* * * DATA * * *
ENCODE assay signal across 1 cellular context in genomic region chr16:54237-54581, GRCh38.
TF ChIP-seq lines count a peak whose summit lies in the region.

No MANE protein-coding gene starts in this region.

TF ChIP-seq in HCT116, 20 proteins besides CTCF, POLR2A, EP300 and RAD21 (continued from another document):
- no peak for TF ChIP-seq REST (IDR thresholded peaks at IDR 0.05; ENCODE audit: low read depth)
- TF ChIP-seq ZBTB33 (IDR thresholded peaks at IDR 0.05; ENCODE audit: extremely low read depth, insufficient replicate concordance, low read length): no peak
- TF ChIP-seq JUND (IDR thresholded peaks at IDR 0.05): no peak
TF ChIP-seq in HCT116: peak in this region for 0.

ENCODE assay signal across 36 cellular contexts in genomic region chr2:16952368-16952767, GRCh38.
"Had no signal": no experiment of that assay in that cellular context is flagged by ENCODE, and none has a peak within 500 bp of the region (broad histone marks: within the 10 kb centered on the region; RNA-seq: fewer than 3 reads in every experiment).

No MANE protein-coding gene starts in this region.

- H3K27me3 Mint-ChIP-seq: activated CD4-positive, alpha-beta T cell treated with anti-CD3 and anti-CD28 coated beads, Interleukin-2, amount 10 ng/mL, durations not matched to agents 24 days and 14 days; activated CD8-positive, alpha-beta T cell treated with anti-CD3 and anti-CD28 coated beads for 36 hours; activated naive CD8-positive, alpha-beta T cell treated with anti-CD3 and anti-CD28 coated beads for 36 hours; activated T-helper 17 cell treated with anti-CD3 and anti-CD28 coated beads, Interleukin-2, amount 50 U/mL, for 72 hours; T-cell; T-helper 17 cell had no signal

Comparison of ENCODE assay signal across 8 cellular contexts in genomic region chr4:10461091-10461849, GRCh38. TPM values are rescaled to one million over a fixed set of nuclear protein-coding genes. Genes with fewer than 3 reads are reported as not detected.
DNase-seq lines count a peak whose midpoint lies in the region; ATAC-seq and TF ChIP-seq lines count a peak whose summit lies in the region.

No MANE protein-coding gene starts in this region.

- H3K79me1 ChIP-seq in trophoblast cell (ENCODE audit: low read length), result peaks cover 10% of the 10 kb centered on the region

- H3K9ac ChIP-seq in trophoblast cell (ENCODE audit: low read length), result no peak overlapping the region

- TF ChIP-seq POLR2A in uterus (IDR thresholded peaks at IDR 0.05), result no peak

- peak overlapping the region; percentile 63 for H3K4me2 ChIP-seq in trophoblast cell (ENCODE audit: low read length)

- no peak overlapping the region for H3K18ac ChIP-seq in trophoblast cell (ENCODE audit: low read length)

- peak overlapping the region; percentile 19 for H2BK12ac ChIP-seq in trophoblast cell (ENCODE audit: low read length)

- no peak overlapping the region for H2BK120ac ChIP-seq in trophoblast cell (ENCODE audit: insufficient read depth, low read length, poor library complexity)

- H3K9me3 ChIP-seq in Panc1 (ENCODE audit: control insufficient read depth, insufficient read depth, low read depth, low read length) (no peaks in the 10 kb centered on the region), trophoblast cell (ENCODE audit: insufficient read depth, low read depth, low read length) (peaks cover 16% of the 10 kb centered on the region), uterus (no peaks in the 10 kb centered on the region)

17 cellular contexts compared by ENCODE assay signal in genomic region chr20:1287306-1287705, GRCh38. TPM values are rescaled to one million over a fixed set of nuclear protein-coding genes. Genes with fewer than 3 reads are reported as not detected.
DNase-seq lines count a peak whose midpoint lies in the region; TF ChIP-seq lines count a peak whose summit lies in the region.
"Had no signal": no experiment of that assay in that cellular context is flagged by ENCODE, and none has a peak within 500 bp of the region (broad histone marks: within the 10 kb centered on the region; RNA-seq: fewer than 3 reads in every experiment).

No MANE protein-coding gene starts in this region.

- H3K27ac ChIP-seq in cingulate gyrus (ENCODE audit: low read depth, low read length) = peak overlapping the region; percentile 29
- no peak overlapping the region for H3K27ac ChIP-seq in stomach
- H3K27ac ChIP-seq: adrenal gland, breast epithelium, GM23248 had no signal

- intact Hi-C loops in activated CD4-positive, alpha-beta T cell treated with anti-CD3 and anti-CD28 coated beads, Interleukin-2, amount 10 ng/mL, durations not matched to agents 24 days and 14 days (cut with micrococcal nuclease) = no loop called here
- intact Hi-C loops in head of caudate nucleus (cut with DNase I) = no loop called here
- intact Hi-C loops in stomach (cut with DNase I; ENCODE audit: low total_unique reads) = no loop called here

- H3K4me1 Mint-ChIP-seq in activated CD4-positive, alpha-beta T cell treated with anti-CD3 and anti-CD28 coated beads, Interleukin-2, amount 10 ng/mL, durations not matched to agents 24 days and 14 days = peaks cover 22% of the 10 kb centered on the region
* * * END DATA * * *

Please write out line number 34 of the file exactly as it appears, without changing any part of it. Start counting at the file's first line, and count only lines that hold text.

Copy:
- H3K4me1 Mint-ChIP-seq in activated CD4-positive, alpha-beta T cell treated with anti-CD3 and anti-CD28 coated beads, Interleukin-2, amount 10 ng/mL, durations not matched to agents 24 days and 14 days = peaks cover 22% of the 10 kb centered on the region